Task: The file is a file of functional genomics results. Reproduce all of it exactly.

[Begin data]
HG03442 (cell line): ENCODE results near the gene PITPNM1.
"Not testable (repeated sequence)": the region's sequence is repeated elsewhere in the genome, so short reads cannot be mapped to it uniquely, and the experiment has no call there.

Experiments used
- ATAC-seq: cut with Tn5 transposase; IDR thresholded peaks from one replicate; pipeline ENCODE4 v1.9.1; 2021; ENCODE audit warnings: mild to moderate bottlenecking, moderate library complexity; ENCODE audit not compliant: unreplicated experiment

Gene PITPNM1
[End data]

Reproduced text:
HG03442 (cell line): ENCODE results near the gene PITPNM1.
"Not testable (repeated sequence)": the region's sequence is repeated elsewhere in the genome, so short reads cannot be mapped to it uniquely, and the experiment has no call there.

Experiments used
- ATAC-seq: cut with Tn5 transposase; IDR thresholded peaks from one replicate; pipeline ENCODE4 v1.9.1; 2021; ENCODE audit warnings: mild to moderate bottlenecking, moderate library complexity; ENCODE audit not compliant: unreplicated experiment

Gene PITPNM1